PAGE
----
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Import Competition, Productivity, and Restructuring in UK Manufacturing

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  • Chiara Criscuolo

Abstract

We discuss the literature on the importance of entry and exit for raising productivity growth. Using micro data for the UK for a period from 1980 to 2000, we find that the share of productivity growth accounted for by entry and exit has increased considerably: from around 25 per cent in the 1980s to around 50 per cent in the 1990s. We then ask to what extent increased globalization--measured as sectoral import penetration--might have explained this and find effects from both globalization and information and communication technology. Copyright 2004, Oxford University Press.

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Bibliographic Info

Article provided by Oxford University Press in its journal Oxford Review of Economic Policy.

Volume (Year): 20 (2004)
Issue (Month): 3 (Autumn)
Pages: 393-408

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Handle: RePEc:oup:oxford:v:20:y:2004:i:3:p:393-408

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Cited by:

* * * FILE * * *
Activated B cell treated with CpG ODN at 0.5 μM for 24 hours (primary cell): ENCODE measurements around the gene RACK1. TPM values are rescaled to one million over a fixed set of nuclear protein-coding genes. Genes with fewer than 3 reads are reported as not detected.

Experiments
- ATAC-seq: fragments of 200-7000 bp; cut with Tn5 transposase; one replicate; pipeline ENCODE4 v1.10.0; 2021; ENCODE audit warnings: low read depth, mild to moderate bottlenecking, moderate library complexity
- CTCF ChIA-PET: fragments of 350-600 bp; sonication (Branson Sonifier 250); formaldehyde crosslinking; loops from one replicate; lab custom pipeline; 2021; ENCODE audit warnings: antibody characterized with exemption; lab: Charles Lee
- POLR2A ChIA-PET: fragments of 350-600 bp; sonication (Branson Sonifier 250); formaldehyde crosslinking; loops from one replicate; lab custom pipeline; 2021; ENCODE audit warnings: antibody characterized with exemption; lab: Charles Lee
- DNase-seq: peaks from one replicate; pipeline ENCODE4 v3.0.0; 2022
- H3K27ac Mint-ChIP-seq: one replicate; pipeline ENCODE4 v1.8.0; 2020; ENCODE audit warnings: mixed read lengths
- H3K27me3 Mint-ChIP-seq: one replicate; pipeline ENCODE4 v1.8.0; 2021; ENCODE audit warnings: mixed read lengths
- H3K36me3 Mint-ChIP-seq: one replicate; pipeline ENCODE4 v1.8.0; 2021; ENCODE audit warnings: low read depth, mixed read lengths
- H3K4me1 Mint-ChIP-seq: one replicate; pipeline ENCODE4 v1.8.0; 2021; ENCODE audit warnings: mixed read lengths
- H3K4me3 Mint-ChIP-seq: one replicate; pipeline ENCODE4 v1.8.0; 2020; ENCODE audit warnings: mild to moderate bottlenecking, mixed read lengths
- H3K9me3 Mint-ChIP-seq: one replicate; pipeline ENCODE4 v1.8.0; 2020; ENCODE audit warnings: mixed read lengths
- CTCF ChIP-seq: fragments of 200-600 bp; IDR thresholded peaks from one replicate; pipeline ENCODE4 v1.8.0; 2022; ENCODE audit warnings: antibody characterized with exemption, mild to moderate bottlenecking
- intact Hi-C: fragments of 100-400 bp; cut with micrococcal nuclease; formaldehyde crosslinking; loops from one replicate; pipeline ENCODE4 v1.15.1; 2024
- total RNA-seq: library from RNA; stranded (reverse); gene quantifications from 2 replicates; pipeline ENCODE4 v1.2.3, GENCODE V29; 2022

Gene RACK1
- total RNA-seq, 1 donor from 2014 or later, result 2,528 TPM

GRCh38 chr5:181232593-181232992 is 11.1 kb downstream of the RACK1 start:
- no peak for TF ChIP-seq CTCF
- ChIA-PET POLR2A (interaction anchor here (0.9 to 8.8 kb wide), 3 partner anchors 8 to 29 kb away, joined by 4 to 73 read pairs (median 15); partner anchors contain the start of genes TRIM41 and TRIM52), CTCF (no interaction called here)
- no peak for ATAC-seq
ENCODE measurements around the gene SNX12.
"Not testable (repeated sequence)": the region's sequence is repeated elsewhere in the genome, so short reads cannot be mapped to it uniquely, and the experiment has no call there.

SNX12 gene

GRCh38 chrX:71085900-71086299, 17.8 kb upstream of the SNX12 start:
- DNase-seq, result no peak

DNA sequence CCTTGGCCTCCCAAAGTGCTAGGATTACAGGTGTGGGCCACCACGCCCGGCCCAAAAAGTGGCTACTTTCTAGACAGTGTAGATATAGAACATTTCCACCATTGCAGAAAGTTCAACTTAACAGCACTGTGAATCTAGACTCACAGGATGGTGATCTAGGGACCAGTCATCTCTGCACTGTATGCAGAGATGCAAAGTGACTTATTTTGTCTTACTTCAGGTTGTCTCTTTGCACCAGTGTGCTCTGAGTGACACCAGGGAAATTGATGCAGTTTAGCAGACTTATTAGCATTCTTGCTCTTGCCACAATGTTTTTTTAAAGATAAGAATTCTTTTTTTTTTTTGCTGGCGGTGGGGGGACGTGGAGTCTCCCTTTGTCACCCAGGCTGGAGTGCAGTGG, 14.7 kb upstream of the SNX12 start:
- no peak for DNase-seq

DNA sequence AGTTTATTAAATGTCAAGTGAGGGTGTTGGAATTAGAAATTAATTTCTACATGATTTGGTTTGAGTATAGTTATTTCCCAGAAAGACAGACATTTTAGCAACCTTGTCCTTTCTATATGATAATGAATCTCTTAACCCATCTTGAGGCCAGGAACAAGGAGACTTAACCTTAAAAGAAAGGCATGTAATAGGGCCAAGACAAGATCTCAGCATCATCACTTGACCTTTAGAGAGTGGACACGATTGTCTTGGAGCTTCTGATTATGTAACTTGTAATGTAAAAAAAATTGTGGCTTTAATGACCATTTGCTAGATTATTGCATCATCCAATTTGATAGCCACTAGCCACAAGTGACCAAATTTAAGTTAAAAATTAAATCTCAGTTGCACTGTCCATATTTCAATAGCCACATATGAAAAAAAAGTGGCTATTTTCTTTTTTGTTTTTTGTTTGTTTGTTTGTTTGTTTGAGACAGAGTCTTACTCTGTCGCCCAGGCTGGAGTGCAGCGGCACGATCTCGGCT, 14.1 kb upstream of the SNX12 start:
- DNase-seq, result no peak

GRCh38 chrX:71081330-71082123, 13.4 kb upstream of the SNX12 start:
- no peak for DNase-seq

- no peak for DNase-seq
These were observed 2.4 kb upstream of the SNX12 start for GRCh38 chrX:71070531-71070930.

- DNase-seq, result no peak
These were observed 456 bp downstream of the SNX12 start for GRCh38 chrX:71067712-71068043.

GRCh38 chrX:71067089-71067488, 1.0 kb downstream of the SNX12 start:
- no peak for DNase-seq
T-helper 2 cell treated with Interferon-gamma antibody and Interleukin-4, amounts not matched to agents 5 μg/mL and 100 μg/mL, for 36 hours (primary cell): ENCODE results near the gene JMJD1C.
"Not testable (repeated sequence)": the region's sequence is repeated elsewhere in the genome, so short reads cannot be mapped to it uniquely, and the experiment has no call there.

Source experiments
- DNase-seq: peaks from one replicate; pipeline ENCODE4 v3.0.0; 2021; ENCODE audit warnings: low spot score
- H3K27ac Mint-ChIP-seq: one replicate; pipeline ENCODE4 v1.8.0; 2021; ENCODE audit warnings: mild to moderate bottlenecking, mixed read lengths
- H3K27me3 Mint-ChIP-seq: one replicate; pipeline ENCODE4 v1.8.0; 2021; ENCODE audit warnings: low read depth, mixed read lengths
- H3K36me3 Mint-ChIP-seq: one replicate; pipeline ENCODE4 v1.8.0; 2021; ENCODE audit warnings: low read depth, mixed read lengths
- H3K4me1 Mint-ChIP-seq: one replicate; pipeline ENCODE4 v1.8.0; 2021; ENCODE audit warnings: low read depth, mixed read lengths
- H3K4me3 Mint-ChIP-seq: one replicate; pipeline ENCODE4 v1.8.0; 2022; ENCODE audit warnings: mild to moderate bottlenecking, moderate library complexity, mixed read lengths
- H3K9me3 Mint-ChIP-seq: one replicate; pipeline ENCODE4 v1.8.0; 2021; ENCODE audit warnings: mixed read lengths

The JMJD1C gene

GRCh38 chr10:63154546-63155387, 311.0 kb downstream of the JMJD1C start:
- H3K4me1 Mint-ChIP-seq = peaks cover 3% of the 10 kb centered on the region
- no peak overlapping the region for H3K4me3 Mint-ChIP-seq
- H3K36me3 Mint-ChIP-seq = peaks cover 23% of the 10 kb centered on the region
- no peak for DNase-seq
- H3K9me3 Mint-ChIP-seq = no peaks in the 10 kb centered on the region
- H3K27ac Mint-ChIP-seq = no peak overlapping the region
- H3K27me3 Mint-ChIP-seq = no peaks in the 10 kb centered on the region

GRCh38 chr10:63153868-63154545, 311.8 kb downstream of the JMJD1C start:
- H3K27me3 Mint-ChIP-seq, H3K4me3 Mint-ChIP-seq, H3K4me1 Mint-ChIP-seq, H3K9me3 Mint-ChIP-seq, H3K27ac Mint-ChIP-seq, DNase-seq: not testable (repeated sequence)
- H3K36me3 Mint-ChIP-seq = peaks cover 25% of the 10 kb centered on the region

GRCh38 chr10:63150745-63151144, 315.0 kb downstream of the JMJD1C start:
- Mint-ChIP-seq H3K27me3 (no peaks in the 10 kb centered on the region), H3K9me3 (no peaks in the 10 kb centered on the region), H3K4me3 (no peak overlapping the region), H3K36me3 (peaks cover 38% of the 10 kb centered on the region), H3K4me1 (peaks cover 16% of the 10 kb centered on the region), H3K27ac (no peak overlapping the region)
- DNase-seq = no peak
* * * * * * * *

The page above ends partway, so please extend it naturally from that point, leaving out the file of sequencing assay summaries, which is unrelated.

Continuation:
1. repec:cge:warwcg:90 is not listed on IDEAS
  2. Crafts, Nicholas, 2011. "British Relative Economic Decline Revisited," CAGE Online Working Paper Series 42, Competitive Advantage in the Global Economy (CAGE).
  3. repec:cge:warwcg:42 is not listed on IDEAS
  4. Crafts, Nicholas & O’Rourke, Kevin Hjortshøj, 2014. "Twentieth Century Growth*This research has received funding from the European Research Council under the European Union’s Seventh Framework Programme (FP7/2007-2013) / ERC grant agreement no. 249546," Handbook of Economic Growth, in: Handbook of Economic Growth, edition 1, volume 2, chapter 6, pages 263-346 Elsevier.
  5. Ralf Martin, 2004. "Globalisation, ICT and the Nitty Gritty of Plant Level Datasets," CEP Discussion Papers dp0653, Centre for Economic Performance, LSE.
  6. Crafts, Nicholas, 2012. "British relative economic decline revisited: The role of competition," Explorations in Economic History, Elsevier, vol. 49(1), pages 17-29.

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